British sculptor. A leading figure among the group of young British sculptors known as the New Generation who came to critical prominence in the mid 1960s, he read modern languages before turning seriously to sculpture. After a postgraduate year at St Martin's School of Art in London from 1957 to 1958 and a year as assistant to Henry Moore, King began teaching at St Martin's with Anthony Caro and Eduardo Paolozzi, both of whom influenced the semi-figurative Brutalist sculpture, which he was then making in clay and plaster.
The shift in Caro's thinking about sculpture further reinforced the radical change that then took place in King's aesthetic.Towards the end of the 1960s challenges from other theoretical positions, whether those of Minimalism or the ‘expanded' forms of sculpture manifest as environmental and conceptual art, tempered his sculpture without undermining its strongly formalist basis. In the works he made at this time, King reaffirmed his fundamentally modernist conception of sculpture as a fixed, solid entity, autonomous and discrete, composed intuitively, and devised for art galleries and museums.
Psycho-physical states of being were explored through a wide range of forms and modes throughout the 1970s in works that greatly extended the diverse vocabulary he already employed. New materials, notably steel, elmwood and slate, were introduced and often combined in one piece, which also exemplifies his growing preference for complex, multifaceted compositions in place of the earlier holistic forms. His subsequent work has comprised mainly small, brilliantly hued, intricately composed metal sculptures.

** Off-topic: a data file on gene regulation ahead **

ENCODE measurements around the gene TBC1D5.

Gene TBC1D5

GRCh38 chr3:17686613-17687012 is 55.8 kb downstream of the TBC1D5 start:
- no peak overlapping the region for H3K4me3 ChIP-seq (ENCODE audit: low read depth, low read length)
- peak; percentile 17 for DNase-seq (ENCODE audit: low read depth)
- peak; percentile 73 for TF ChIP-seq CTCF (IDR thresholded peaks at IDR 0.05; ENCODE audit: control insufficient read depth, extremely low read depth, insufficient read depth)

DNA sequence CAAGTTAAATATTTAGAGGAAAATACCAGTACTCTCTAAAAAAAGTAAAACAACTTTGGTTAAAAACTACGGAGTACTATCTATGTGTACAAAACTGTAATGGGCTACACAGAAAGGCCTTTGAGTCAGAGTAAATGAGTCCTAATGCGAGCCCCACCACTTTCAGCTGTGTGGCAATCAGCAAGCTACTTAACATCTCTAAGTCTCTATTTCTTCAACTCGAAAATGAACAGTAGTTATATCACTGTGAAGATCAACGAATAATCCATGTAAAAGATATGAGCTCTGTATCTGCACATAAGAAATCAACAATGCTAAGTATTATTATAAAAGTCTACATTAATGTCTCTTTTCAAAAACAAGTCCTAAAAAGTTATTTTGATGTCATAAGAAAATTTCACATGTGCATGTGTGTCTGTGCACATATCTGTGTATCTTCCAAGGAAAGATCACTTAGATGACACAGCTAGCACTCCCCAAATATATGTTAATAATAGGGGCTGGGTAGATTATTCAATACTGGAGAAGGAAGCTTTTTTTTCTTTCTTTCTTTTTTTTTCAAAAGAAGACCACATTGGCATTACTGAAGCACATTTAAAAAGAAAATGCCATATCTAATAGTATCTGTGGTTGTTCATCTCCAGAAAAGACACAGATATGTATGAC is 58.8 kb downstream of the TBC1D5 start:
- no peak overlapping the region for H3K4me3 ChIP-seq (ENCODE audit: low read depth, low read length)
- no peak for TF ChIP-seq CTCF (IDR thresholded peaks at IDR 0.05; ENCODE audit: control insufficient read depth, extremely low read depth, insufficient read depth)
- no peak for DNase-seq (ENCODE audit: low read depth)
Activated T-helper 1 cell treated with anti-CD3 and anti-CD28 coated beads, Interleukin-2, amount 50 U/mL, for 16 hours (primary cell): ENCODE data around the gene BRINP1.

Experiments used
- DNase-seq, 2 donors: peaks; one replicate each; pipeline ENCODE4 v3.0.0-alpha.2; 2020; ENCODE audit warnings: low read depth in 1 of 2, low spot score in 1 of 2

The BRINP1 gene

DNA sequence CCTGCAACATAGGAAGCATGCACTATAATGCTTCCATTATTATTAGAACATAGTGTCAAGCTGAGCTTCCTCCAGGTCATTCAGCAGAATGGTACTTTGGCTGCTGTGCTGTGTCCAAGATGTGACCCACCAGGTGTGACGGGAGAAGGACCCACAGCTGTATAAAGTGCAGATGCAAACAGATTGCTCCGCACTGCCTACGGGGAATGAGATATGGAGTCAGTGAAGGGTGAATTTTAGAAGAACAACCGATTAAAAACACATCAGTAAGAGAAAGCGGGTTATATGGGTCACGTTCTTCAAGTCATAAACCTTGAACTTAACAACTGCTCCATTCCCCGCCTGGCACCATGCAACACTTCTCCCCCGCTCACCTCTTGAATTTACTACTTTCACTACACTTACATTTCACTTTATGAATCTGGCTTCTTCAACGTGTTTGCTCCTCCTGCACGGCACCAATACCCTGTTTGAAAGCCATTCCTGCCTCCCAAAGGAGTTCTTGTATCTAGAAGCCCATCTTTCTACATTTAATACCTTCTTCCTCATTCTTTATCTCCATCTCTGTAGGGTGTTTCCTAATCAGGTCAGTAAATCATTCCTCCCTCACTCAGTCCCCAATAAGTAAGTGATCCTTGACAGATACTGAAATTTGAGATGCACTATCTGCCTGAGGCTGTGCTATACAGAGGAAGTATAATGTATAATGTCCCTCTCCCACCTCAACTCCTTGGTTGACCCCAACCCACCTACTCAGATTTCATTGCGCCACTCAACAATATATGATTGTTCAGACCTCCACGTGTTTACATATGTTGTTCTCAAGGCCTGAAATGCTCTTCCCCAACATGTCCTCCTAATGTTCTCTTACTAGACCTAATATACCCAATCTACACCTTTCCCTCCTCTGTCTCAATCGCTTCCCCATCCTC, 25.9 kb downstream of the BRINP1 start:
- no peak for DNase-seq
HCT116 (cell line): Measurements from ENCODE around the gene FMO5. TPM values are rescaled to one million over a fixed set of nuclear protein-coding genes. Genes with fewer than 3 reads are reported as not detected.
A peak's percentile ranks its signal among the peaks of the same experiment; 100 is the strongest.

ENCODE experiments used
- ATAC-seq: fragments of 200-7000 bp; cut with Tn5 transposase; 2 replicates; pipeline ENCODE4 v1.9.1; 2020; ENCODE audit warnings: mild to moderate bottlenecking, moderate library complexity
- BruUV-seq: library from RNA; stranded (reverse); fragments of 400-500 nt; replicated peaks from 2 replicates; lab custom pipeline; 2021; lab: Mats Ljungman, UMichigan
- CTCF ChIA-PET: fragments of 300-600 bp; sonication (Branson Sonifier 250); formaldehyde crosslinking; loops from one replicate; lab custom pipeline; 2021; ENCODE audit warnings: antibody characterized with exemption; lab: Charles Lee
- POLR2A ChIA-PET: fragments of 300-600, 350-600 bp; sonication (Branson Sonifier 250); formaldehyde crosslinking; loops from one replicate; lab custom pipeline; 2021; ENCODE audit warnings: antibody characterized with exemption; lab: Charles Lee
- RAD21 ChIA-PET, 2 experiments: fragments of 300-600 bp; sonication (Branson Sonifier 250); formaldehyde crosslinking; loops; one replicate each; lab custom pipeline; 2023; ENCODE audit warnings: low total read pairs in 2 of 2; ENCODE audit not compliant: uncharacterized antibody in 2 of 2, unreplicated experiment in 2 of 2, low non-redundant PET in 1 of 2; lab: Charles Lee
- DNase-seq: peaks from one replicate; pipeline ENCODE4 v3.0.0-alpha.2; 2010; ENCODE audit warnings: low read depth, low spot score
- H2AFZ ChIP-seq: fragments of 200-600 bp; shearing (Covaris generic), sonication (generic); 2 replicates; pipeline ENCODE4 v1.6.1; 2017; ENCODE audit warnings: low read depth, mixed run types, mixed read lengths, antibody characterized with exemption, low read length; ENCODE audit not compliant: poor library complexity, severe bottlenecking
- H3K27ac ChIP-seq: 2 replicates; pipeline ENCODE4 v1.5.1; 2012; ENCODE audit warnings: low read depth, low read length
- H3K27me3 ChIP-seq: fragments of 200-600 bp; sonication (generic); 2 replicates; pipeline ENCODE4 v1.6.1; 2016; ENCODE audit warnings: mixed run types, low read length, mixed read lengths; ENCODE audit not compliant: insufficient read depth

C. Harrison: ‘Phillip King: Sculpture 1960–1968', Artforum, vii/4 (1968), pp. 33–7
Phillip King (exh. cat., ed. D. Thompson; Otterlo, Kröller–Müller, 1974)
Phillip King: Sculptures 1970–1975 (exh. cat. by P. King, Paris, Pal. Galliéra, 1975)
L. Cooke: ‘Phillip King's Recent Sculpture', Artscribe, 18 (1979), pp. 44–7
Phillip King (exh. cat., ed. R. Kudielka; London, Hayward Gal., 1981)
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